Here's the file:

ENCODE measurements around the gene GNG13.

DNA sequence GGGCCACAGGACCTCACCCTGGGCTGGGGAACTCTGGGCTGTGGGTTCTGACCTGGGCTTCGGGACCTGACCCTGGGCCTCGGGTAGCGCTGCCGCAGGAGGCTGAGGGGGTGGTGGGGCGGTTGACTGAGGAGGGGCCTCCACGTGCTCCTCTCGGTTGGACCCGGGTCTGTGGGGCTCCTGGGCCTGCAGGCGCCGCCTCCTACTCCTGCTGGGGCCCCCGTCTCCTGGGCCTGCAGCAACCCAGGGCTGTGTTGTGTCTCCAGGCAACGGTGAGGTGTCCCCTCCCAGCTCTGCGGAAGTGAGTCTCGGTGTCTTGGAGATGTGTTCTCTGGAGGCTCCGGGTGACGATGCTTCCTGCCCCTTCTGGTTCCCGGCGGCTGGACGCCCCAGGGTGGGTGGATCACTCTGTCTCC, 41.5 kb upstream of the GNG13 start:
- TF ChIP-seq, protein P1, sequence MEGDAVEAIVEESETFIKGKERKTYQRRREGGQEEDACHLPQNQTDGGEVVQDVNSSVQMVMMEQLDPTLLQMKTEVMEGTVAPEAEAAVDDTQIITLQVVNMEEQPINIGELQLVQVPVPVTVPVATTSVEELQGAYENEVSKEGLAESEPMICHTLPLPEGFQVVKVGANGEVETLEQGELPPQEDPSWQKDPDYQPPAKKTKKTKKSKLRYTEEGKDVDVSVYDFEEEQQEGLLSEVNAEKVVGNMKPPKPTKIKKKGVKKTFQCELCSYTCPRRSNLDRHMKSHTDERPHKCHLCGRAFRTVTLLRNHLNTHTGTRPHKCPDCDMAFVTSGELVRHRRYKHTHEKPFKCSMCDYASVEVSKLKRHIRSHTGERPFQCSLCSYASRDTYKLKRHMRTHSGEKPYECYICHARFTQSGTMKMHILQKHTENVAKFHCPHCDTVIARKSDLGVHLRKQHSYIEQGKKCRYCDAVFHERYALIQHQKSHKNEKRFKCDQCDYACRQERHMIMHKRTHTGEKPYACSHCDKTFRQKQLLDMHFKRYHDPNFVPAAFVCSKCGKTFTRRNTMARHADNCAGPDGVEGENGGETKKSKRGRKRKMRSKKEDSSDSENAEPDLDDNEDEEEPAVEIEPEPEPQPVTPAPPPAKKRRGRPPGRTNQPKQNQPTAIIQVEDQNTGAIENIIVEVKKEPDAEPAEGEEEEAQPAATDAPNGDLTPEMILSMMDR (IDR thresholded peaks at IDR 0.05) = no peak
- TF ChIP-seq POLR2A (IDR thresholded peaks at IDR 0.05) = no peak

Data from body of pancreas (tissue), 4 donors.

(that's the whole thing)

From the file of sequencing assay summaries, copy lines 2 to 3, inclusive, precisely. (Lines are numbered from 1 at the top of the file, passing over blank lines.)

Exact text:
DNA sequence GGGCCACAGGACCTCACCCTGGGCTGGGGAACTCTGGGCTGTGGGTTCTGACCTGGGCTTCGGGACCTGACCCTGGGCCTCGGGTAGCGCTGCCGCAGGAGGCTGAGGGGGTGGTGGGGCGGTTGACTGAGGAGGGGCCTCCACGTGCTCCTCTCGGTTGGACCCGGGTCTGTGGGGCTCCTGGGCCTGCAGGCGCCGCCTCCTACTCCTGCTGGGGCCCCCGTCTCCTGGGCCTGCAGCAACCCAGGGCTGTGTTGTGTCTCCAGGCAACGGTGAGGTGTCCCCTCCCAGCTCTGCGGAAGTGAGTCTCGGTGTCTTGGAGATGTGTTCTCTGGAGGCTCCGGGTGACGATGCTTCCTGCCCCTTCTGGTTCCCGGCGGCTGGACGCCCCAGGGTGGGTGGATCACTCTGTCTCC, 41.5 kb upstream of the GNG13 start:
- TF ChIP-seq, protein P1, sequence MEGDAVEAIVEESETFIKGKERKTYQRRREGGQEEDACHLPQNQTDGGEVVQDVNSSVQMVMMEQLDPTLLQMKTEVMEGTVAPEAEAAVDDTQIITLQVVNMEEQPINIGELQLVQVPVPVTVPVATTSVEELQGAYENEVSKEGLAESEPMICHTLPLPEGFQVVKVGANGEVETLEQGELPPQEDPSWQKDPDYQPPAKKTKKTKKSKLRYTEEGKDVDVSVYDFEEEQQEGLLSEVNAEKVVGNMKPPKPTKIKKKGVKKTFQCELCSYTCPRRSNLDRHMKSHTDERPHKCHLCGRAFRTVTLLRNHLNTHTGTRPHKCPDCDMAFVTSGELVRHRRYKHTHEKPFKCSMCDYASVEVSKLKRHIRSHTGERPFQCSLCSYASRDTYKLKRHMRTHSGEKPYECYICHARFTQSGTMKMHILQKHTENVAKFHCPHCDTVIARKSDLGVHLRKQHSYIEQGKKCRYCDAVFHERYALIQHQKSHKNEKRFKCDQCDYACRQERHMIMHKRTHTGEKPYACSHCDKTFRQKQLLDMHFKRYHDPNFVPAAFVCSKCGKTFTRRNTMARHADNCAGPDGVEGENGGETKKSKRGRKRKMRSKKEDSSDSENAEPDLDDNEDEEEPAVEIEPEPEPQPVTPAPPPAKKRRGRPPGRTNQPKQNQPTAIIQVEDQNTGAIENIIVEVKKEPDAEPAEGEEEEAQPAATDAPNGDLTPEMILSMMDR (IDR thresholded peaks at IDR 0.05) = no peak